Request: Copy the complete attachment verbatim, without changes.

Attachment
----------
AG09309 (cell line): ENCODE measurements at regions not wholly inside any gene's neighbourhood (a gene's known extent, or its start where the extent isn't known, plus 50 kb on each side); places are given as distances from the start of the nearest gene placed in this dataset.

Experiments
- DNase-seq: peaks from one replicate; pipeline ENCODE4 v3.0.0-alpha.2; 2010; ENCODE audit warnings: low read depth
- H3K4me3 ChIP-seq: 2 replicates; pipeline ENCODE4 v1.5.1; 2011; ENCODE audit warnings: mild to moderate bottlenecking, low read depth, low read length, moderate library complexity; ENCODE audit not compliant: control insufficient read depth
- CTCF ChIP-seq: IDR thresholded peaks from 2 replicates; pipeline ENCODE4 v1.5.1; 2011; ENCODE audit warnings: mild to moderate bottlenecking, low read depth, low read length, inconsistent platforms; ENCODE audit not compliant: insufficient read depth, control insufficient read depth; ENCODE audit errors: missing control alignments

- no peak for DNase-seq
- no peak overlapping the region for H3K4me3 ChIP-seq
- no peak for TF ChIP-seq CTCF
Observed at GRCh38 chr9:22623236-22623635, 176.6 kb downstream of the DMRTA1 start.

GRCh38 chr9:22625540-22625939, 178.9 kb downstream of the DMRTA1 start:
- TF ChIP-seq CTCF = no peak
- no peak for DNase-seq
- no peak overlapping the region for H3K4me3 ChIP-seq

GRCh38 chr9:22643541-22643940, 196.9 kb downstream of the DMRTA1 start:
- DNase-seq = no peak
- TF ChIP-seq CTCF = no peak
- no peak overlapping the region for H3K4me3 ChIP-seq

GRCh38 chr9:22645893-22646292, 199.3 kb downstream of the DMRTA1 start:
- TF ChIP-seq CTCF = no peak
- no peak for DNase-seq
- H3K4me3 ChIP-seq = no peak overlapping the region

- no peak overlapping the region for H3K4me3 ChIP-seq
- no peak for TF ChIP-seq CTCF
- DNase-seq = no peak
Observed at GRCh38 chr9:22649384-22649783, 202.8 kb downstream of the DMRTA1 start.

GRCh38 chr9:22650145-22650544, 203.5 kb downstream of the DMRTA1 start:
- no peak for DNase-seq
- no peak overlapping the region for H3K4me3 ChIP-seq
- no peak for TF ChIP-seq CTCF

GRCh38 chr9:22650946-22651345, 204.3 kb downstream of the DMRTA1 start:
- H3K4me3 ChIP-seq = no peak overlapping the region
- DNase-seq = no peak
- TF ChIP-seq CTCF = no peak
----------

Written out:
AG09309 (cell line): ENCODE measurements at regions not wholly inside any gene's neighbourhood (a gene's known extent, or its start where the extent isn't known, plus 50 kb on each side); places are given as distances from the start of the nearest gene placed in this dataset.

Experiments
- DNase-seq: peaks from one replicate; pipeline ENCODE4 v3.0.0-alpha.2; 2010; ENCODE audit warnings: low read depth
- H3K4me3 ChIP-seq: 2 replicates; pipeline ENCODE4 v1.5.1; 2011; ENCODE audit warnings: mild to moderate bottlenecking, low read depth, low read length, moderate library complexity; ENCODE audit not compliant: control insufficient read depth
- CTCF ChIP-seq: IDR thresholded peaks from 2 replicates; pipeline ENCODE4 v1.5.1; 2011; ENCODE audit warnings: mild to moderate bottlenecking, low read depth, low read length, inconsistent platforms; ENCODE audit not compliant: insufficient read depth, control insufficient read depth; ENCODE audit errors: missing control alignments

- no peak for DNase-seq
- no peak overlapping the region for H3K4me3 ChIP-seq
- no peak for TF ChIP-seq CTCF
Observed at GRCh38 chr9:22623236-22623635, 176.6 kb downstream of the DMRTA1 start.

GRCh38 chr9:22625540-22625939, 178.9 kb downstream of the DMRTA1 start:
- TF ChIP-seq CTCF = no peak
- no peak for DNase-seq
- no peak overlapping the region for H3K4me3 ChIP-seq

GRCh38 chr9:22643541-22643940, 196.9 kb downstream of the DMRTA1 start:
- DNase-seq = no peak
- TF ChIP-seq CTCF = no peak
- no peak overlapping the region for H3K4me3 ChIP-seq

GRCh38 chr9:22645893-22646292, 199.3 kb downstream of the DMRTA1 start:
- TF ChIP-seq CTCF = no peak
- no peak for DNase-seq
- H3K4me3 ChIP-seq = no peak overlapping the region

- no peak overlapping the region for H3K4me3 ChIP-seq
- no peak for TF ChIP-seq CTCF
- DNase-seq = no peak
Observed at GRCh38 chr9:22649384-22649783, 202.8 kb downstream of the DMRTA1 start.

GRCh38 chr9:22650145-22650544, 203.5 kb downstream of the DMRTA1 start:
- no peak for DNase-seq
- no peak overlapping the region for H3K4me3 ChIP-seq
- no peak for TF ChIP-seq CTCF

GRCh38 chr9:22650946-22651345, 204.3 kb downstream of the DMRTA1 start:
- H3K4me3 ChIP-seq = no peak overlapping the region
- DNase-seq = no peak
- TF ChIP-seq CTCF = no peak